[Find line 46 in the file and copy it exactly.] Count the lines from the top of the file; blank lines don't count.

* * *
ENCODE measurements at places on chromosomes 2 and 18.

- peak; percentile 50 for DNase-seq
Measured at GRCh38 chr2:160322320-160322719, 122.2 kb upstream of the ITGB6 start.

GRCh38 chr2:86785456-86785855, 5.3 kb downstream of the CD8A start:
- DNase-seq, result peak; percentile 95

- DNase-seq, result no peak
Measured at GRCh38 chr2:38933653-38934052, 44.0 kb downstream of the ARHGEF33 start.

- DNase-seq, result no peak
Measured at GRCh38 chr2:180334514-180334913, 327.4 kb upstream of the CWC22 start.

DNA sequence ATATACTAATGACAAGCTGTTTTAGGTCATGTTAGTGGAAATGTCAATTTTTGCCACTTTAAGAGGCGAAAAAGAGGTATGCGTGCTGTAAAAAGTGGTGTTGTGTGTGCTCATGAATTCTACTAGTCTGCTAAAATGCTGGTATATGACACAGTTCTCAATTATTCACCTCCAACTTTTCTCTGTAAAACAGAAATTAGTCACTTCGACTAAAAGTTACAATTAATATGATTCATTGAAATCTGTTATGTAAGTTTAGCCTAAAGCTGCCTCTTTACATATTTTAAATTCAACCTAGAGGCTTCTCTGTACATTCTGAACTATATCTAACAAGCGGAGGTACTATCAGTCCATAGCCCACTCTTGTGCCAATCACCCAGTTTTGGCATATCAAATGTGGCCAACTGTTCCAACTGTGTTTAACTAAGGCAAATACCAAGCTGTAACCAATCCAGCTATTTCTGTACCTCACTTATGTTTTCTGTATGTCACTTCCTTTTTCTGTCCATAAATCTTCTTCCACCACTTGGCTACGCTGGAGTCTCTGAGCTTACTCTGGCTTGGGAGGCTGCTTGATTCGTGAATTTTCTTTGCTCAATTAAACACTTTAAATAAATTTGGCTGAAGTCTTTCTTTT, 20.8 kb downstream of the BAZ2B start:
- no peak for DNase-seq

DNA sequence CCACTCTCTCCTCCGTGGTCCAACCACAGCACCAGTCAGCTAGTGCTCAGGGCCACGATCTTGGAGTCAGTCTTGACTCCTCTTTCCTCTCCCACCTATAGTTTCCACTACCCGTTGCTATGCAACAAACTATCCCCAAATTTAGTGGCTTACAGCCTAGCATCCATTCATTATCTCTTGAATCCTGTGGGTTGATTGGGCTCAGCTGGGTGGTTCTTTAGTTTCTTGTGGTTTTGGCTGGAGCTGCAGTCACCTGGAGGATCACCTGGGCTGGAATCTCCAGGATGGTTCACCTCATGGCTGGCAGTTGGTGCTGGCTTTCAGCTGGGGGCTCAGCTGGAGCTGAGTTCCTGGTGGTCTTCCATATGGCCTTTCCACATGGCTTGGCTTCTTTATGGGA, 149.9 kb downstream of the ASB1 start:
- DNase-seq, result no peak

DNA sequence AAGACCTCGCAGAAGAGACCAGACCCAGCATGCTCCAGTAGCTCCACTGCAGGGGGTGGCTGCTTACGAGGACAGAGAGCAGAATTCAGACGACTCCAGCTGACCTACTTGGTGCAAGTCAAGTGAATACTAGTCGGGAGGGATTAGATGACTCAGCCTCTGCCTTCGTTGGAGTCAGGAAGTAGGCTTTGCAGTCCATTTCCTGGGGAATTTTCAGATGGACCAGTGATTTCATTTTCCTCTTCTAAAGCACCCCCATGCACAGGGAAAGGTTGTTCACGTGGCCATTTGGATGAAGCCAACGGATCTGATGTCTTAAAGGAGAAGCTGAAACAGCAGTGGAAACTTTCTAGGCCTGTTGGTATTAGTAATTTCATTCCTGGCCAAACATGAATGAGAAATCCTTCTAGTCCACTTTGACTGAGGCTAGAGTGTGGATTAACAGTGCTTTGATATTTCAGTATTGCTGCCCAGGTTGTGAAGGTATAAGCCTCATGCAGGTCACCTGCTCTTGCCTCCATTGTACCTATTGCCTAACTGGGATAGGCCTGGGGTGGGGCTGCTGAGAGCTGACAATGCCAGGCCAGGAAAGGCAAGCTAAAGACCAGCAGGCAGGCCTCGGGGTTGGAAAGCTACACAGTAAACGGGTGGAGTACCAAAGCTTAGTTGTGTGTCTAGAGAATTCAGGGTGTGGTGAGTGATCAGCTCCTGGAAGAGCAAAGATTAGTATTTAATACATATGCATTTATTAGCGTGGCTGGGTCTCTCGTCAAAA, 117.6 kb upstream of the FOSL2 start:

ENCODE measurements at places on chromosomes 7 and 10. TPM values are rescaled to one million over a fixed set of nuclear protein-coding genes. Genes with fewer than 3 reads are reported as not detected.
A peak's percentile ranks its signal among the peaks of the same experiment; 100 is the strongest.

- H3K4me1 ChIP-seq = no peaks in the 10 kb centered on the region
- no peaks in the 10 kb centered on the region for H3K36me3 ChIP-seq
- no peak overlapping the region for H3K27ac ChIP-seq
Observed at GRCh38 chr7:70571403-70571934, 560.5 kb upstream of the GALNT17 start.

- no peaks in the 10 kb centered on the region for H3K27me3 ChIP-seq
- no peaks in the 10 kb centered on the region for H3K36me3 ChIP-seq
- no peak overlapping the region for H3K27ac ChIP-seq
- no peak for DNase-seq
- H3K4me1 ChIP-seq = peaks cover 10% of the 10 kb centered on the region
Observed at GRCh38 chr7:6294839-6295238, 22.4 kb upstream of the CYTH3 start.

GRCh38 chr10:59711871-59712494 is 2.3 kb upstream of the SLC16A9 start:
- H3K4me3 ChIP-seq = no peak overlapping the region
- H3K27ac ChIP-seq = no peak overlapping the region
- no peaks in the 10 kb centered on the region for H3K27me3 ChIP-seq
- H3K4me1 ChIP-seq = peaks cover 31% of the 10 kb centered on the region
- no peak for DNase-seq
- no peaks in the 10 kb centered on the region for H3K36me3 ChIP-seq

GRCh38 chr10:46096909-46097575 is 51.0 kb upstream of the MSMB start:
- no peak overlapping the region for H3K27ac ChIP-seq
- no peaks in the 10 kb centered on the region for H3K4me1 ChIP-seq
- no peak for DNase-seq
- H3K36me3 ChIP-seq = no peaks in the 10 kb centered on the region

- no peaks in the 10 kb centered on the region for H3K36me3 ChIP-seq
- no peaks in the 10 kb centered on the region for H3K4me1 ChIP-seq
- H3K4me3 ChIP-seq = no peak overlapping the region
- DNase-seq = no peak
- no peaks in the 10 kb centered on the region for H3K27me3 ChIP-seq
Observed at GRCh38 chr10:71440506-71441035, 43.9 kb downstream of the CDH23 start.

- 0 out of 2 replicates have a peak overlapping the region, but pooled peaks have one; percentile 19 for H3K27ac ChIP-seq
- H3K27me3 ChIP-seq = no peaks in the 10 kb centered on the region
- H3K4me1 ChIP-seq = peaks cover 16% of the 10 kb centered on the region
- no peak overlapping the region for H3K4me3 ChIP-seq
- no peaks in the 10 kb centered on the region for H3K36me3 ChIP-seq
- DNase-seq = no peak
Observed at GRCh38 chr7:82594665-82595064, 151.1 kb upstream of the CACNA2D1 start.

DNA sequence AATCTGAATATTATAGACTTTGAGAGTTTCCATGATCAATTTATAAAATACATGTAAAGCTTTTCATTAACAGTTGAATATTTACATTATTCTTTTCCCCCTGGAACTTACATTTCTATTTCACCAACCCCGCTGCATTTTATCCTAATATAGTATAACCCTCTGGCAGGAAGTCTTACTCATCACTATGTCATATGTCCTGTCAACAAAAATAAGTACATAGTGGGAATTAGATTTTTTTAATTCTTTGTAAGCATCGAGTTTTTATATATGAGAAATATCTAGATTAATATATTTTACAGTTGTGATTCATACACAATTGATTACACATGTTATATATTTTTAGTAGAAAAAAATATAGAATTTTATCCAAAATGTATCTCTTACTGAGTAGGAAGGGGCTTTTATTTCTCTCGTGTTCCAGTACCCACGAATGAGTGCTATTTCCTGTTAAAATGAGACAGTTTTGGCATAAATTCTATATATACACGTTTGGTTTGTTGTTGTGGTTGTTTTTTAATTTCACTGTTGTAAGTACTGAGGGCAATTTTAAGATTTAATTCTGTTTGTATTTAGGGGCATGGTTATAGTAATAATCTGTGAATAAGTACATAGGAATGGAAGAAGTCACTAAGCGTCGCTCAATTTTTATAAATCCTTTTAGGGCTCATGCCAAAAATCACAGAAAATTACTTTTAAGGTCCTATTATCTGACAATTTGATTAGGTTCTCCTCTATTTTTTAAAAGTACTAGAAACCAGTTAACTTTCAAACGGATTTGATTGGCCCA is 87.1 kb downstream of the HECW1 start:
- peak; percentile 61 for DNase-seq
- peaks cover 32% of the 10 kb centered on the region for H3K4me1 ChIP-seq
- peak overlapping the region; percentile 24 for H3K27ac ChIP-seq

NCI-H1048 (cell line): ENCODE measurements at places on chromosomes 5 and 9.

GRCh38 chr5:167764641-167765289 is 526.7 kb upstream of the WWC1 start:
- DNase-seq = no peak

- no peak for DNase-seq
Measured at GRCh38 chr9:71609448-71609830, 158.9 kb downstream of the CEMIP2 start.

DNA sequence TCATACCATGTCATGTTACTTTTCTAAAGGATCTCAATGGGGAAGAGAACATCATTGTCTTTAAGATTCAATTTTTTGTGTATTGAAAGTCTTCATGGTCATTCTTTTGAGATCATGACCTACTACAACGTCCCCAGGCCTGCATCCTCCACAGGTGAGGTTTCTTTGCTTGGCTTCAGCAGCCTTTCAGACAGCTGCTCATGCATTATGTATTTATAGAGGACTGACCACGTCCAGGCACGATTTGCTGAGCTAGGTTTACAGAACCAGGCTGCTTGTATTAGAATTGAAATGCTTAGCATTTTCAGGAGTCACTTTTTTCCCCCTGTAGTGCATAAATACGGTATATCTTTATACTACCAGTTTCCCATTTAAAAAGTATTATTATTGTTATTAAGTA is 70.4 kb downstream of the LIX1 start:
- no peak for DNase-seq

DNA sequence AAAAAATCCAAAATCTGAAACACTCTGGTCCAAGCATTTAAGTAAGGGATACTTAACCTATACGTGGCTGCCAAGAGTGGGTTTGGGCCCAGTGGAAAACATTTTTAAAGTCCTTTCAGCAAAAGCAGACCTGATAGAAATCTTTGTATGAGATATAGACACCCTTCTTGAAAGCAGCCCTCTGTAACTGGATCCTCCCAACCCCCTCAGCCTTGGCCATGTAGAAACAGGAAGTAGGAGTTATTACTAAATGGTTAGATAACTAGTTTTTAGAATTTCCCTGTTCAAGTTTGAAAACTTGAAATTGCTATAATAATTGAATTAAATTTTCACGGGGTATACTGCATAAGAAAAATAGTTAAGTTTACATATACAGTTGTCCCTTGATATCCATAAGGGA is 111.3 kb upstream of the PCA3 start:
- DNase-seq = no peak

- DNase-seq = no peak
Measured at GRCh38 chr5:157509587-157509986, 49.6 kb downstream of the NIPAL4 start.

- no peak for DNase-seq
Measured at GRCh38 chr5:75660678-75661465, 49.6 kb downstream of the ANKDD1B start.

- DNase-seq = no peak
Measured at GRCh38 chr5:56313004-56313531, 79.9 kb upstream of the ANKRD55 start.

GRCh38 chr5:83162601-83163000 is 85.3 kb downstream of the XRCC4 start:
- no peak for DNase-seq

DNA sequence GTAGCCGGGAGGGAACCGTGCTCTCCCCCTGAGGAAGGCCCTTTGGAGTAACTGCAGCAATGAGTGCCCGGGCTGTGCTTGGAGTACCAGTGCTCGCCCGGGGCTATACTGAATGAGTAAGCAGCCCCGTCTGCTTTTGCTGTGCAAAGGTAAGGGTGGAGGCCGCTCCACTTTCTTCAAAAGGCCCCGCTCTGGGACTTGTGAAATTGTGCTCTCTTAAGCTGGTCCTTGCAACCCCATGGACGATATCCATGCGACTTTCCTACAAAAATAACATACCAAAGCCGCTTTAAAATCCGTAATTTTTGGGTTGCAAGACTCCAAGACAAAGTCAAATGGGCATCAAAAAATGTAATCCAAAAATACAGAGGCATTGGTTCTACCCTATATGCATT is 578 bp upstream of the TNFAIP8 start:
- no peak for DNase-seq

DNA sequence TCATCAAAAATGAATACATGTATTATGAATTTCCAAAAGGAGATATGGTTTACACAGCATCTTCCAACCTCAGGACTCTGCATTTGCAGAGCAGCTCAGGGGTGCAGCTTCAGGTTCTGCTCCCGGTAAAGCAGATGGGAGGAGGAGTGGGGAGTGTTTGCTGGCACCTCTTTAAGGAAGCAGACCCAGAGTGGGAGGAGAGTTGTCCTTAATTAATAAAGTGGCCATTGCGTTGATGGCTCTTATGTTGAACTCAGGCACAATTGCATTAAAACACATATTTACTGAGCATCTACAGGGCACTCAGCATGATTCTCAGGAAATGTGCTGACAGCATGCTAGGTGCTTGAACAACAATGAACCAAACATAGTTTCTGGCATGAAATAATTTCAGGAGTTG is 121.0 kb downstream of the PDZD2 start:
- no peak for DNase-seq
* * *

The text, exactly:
- H3K27me3 ChIP-seq = no peaks in the 10 kb centered on the region